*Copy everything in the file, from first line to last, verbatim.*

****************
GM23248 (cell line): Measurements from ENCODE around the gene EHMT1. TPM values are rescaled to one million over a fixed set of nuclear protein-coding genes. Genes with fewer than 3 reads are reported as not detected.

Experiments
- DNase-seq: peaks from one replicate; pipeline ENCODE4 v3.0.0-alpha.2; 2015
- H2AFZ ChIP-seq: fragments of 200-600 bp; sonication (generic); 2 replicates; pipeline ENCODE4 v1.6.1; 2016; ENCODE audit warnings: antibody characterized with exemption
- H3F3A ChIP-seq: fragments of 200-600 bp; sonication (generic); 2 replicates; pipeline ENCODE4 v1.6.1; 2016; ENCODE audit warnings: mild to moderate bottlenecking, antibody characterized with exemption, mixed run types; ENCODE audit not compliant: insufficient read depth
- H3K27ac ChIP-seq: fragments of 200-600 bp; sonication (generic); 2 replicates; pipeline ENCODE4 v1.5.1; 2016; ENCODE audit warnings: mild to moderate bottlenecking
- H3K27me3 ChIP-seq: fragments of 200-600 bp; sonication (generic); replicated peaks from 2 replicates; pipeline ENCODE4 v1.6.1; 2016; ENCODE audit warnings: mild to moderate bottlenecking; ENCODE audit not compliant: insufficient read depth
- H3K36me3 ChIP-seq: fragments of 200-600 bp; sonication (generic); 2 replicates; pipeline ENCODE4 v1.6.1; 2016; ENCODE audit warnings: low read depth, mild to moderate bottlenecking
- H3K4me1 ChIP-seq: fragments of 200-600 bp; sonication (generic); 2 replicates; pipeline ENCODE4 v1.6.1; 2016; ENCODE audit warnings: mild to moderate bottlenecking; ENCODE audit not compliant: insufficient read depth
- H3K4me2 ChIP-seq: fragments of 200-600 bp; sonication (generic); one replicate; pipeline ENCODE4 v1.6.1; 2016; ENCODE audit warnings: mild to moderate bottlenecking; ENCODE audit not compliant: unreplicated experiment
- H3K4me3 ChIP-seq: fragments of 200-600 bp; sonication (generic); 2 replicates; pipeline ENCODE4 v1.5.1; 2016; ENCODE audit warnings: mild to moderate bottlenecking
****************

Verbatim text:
GM23248 (cell line): Measurements from ENCODE around the gene EHMT1. TPM values are rescaled to one million over a fixed set of nuclear protein-coding genes. Genes with fewer than 3 reads are reported as not detected.

Experiments
- DNase-seq: peaks from one replicate; pipeline ENCODE4 v3.0.0-alpha.2; 2015
- H2AFZ ChIP-seq: fragments of 200-600 bp; sonication (generic); 2 replicates; pipeline ENCODE4 v1.6.1; 2016; ENCODE audit warnings: antibody characterized with exemption
- H3F3A ChIP-seq: fragments of 200-600 bp; sonication (generic); 2 replicates; pipeline ENCODE4 v1.6.1; 2016; ENCODE audit warnings: mild to moderate bottlenecking, antibody characterized with exemption, mixed run types; ENCODE audit not compliant: insufficient read depth
- H3K27ac ChIP-seq: fragments of 200-600 bp; sonication (generic); 2 replicates; pipeline ENCODE4 v1.5.1; 2016; ENCODE audit warnings: mild to moderate bottlenecking
- H3K27me3 ChIP-seq: fragments of 200-600 bp; sonication (generic); replicated peaks from 2 replicates; pipeline ENCODE4 v1.6.1; 2016; ENCODE audit warnings: mild to moderate bottlenecking; ENCODE audit not compliant: insufficient read depth
- H3K36me3 ChIP-seq: fragments of 200-600 bp; sonication (generic); 2 replicates; pipeline ENCODE4 v1.6.1; 2016; ENCODE audit warnings: low read depth, mild to moderate bottlenecking
- H3K4me1 ChIP-seq: fragments of 200-600 bp; sonication (generic); 2 replicates; pipeline ENCODE4 v1.6.1; 2016; ENCODE audit warnings: mild to moderate bottlenecking; ENCODE audit not compliant: insufficient read depth
- H3K4me2 ChIP-seq: fragments of 200-600 bp; sonication (generic); one replicate; pipeline ENCODE4 v1.6.1; 2016; ENCODE audit warnings: mild to moderate bottlenecking; ENCODE audit not compliant: unreplicated experiment
- H3K4me3 ChIP-seq: fragments of 200-600 bp; sonication (generic); 2 replicates; pipeline ENCODE4 v1.5.1; 2016; ENCODE audit warnings: mild to moderate bottlenecking